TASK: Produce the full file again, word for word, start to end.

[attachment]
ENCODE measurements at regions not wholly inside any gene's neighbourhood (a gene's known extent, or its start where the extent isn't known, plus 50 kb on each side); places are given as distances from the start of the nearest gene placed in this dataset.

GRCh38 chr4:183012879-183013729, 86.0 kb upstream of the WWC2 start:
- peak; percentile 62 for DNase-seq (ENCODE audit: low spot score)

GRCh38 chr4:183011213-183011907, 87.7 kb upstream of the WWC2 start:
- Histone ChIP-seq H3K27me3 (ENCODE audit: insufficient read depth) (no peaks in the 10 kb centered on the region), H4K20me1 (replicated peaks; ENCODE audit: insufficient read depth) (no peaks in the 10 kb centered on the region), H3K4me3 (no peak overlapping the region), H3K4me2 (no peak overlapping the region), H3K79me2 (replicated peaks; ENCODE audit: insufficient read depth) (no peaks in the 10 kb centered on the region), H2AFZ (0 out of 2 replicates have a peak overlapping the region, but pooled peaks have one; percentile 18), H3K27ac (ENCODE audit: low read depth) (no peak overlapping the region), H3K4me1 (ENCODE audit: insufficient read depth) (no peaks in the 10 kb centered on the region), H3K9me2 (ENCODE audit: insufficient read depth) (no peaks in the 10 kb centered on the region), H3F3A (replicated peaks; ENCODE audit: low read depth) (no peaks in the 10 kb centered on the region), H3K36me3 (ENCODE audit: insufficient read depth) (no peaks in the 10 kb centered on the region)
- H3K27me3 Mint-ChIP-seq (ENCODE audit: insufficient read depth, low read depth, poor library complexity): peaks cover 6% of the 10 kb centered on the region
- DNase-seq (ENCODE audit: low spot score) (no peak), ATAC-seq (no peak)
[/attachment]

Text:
ENCODE measurements at regions not wholly inside any gene's neighbourhood (a gene's known extent, or its start where the extent isn't known, plus 50 kb on each side); places are given as distances from the start of the nearest gene placed in this dataset.

GRCh38 chr4:183012879-183013729, 86.0 kb upstream of the WWC2 start:
- peak; percentile 62 for DNase-seq (ENCODE audit: low spot score)

GRCh38 chr4:183011213-183011907, 87.7 kb upstream of the WWC2 start:
- Histone ChIP-seq H3K27me3 (ENCODE audit: insufficient read depth) (no peaks in the 10 kb centered on the region), H4K20me1 (replicated peaks; ENCODE audit: insufficient read depth) (no peaks in the 10 kb centered on the region), H3K4me3 (no peak overlapping the region), H3K4me2 (no peak overlapping the region), H3K79me2 (replicated peaks; ENCODE audit: insufficient read depth) (no peaks in the 10 kb centered on the region), H2AFZ (0 out of 2 replicates have a peak overlapping the region, but pooled peaks have one; percentile 18), H3K27ac (ENCODE audit: low read depth) (no peak overlapping the region), H3K4me1 (ENCODE audit: insufficient read depth) (no peaks in the 10 kb centered on the region), H3K9me2 (ENCODE audit: insufficient read depth) (no peaks in the 10 kb centered on the region), H3F3A (replicated peaks; ENCODE audit: low read depth) (no peaks in the 10 kb centered on the region), H3K36me3 (ENCODE audit: insufficient read depth) (no peaks in the 10 kb centered on the region)
- H3K27me3 Mint-ChIP-seq (ENCODE audit: insufficient read depth, low read depth, poor library complexity): peaks cover 6% of the 10 kb centered on the region
- DNase-seq (ENCODE audit: low spot score) (no peak), ATAC-seq (no peak)